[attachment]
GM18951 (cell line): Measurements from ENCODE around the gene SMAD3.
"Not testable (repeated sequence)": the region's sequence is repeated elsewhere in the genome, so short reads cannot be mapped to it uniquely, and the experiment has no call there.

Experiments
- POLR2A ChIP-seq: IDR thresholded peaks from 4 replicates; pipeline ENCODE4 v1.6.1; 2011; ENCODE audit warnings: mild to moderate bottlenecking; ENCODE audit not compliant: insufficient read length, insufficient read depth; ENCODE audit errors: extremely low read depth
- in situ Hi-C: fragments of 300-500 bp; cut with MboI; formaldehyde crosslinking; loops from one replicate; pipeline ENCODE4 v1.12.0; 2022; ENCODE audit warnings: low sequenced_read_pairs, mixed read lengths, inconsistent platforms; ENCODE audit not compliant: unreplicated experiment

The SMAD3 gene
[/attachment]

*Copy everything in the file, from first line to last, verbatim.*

GM18951 (cell line): Measurements from ENCODE around the gene SMAD3.
"Not testable (repeated sequence)": the region's sequence is repeated elsewhere in the genome, so short reads cannot be mapped to it uniquely, and the experiment has no call there.

Experiments
- POLR2A ChIP-seq: IDR thresholded peaks from 4 replicates; pipeline ENCODE4 v1.6.1; 2011; ENCODE audit warnings: mild to moderate bottlenecking; ENCODE audit not compliant: insufficient read length, insufficient read depth; ENCODE audit errors: extremely low read depth
- in situ Hi-C: fragments of 300-500 bp; cut with MboI; formaldehyde crosslinking; loops from one replicate; pipeline ENCODE4 v1.12.0; 2022; ENCODE audit warnings: low sequenced_read_pairs, mixed read lengths, inconsistent platforms; ENCODE audit not compliant: unreplicated experiment

The SMAD3 gene